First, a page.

Sam, from Stafford, experienced working as a summer River keeper in Derbyshire before coming to university.

He says he decided to study for a degree, “to improve my scientific knowledge on freshwater ecosystems and their physical properties”

Sam chose the University of Cumbria to study because of its location in the centre of the Lake District, the small lecture group sizes and the approachability of the lecturers for both Outdoor Studies and Conservation.

When asked what part of the course he enjoyed most, Sam says, “The split between marine ecology and freshwater ecology so I can compare and decide which area to specialise in regardless of my previous experiences.” He goes on to include, “the mix between lectures, seminars, and peer-reviewed work with practical field-work in each of the compulsory modules.”

There is a good mix between lectures, seminars and peer reviewed work with practical field work in each of the compulsory modules.

Sam comments, “The university paid for our places on a freshwater lakes conference as part of our degree, so we could meet industry/sector partners and employers. We also had the opportunity to attend a professional conference, days with professionals working in the field and the help/assistance in organising a placement to Norway.”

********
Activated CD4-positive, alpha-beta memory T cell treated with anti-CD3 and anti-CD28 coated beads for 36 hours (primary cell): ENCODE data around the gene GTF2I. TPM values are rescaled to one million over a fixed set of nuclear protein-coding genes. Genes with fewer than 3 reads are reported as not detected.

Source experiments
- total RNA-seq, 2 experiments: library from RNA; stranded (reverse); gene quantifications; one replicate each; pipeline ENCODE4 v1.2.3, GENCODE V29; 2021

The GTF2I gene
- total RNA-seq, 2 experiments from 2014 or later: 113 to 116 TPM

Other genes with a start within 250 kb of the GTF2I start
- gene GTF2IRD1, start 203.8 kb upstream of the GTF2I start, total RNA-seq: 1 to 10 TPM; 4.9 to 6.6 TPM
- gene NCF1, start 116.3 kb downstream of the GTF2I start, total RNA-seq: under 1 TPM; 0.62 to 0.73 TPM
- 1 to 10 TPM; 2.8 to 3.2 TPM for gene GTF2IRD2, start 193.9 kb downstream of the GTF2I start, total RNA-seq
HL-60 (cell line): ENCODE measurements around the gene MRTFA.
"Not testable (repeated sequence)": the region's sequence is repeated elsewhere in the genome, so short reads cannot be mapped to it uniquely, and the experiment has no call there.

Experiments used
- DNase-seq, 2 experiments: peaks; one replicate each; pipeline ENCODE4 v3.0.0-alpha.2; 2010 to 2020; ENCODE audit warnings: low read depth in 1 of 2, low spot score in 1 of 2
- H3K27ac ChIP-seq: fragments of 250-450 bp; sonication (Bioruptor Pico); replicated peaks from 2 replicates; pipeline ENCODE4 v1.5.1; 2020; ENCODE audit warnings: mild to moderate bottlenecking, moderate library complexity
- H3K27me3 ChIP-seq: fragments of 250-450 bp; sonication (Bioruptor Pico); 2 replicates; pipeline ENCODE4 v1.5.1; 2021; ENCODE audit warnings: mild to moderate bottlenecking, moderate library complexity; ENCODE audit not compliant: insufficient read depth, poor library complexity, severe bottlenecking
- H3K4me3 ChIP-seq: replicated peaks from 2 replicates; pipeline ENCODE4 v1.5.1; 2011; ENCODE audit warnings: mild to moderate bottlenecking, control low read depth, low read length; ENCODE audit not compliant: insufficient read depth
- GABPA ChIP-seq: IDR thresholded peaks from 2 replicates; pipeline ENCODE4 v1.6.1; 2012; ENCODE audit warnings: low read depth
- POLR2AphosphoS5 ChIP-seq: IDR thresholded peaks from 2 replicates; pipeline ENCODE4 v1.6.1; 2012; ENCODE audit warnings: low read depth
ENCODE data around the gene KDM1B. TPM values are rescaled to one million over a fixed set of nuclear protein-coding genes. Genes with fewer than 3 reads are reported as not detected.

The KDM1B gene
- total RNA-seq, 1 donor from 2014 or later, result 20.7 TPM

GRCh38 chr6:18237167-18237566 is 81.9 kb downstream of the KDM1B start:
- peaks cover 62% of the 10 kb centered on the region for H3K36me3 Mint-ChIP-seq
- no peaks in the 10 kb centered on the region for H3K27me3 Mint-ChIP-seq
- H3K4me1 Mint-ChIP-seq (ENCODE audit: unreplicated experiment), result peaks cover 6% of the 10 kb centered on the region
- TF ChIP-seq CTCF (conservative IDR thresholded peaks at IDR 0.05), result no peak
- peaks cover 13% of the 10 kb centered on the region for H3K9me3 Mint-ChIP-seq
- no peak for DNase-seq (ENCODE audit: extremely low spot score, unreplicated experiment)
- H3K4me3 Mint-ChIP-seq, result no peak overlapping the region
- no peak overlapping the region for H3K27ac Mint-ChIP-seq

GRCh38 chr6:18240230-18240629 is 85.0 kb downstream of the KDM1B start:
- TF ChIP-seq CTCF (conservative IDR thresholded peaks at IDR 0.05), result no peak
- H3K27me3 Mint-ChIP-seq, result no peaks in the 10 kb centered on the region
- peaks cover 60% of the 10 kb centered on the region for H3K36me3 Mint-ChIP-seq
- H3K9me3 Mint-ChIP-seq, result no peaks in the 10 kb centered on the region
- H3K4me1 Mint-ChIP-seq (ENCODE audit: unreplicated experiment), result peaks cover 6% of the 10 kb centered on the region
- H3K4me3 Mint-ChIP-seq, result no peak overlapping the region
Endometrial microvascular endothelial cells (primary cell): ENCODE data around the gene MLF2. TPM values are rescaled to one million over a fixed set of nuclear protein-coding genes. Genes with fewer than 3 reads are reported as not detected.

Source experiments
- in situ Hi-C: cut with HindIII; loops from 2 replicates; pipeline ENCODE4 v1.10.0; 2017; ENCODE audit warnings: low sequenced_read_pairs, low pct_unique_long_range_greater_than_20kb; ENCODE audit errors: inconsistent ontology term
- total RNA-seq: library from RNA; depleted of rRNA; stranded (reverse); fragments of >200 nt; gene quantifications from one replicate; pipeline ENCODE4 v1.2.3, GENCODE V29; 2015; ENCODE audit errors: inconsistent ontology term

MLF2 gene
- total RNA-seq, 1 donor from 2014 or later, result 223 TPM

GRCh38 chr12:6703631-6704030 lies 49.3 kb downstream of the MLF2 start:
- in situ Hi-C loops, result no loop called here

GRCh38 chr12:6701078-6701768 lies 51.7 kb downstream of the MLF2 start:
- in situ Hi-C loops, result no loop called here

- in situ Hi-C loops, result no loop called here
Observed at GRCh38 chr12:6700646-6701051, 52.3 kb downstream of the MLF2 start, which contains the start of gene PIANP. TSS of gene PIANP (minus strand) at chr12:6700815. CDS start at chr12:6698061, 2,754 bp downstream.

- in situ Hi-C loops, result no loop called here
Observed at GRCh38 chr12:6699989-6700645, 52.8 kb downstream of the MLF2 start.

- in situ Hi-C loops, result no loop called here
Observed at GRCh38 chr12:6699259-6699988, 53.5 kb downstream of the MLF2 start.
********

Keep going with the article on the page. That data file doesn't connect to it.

Sam admits coming to university has changed his life. “It has focused and refined my career path, confirming my direction towards a freshwater based research job or a conservation practitioner.

“You feel part of a research team rather than a student.”

He adds, “I am proud to have set up a SU conservation society, running it for two years and then seeing it pass on to the next student cohort.  Over the next five years I hope to be working as freshwater researcher or a full time river keeper either in the UK or abroad.”

BSc (Hons)

Marine and Freshwater Conservation

Play your part in preserving, protecting and restoring damaged marine and freshwater ecosystems and vulnerable species on a course where the classroom has no boundaries. Learn from leading experts and researchers in the Lake District National Park - home to home to 55,690 hectares of Sites of Specific Scientific Interest. We'll help you to make a huge difference to our planet.

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